Park closures to become annual events

Park closures to become annual events

Environment minister says natural habitat needs regular recovery breaks from tourism

Park closures to become annual events
Maya Bay has become a symbol of how difficult it can be to restore the natural environment after years of mass tourism. (Photo courtesy of Hat Noppharat Thara-Mu Koh Phi Phi National Park)

Authorities plan to close the country’s national parks for several months each year to reduce environmental damage at popular tourist spots, says Varawut Silpa-archa, the environment and natural resources minister.

The closure of the parks during the coronavirus pandemic has allowed the natural habitat to recover from the hordes of tourist crowds and brought a return of wildlife, like whales and turtles, to Thailand’s world-famous beaches, Mr Varawut said.

Authorities now want to close the parks annually for two to four months at a time, starting from next year, in order to improve the conservation of the areas, he said.

“This is so that nature can rehabilitate itself and the park rangers can improve the parks,” he said in an interview with Bloomberg in Bangkok.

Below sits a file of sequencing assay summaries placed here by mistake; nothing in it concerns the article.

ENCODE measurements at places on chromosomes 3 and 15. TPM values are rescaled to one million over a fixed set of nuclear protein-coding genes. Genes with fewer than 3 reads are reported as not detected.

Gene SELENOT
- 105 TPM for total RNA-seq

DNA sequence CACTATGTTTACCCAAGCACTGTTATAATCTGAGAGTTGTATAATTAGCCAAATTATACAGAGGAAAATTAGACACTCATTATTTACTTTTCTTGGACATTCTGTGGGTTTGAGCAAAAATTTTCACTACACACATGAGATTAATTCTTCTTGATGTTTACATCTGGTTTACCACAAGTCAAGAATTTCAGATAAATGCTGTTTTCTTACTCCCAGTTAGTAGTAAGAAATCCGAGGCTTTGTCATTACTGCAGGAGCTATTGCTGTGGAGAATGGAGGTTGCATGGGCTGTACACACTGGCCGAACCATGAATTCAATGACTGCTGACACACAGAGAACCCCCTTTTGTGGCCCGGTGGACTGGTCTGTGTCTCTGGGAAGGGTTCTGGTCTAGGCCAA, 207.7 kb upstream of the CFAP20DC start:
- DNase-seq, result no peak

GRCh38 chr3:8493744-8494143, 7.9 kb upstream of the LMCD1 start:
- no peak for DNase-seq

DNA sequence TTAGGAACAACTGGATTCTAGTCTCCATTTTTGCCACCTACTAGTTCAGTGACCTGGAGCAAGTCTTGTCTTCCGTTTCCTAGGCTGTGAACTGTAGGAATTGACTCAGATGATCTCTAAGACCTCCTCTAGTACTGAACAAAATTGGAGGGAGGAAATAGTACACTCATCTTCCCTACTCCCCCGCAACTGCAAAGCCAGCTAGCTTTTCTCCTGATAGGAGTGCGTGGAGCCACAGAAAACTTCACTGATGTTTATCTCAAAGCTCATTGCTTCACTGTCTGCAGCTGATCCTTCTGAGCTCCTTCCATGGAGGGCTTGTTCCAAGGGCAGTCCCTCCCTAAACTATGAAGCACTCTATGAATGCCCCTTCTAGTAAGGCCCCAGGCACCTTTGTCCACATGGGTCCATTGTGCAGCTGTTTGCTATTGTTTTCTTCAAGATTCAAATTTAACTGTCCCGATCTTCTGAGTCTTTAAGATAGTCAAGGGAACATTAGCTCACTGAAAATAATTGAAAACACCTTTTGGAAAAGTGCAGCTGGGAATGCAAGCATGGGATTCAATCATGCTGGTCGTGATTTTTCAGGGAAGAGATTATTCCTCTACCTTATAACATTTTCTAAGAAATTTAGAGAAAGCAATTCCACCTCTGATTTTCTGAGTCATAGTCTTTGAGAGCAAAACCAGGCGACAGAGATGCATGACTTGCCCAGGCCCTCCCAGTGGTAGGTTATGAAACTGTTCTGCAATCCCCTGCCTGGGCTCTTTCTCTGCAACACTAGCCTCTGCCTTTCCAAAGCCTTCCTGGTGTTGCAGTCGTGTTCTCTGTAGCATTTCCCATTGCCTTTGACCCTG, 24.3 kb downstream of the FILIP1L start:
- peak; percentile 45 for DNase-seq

Thailand has more than 100 national parks, which cover the mountain regions in the north to tropical islands in the south, containing popular attractions such as the Phi Phi Islands and Phangnga Bay.

More than 20 million people visited national parks in the 2019 fiscal year and contributed 2.2 billion baht in park fees, according to data from the Department of National Parks, Wildlife and Plant Conservation.

However, some beaches, islands and other natural attractions have struggled to cope with the number of foreign visitors, which reached nearly 40 million in 2019. The government predicts the number of visitors will plummet to less than 7 million this year because of Covid-related travel bans.

Mr Varawut said the park closures woukld be staggered across the country.

Maya Bay on Koh Phi Phi Leh, made famous by the Leonardo DiCaprio movie The Beach, will remain closed until much of the area has recovered from the damage of mass tourism, the minister said, adding that the bay’s coral reefs could take up to 40 years to return.

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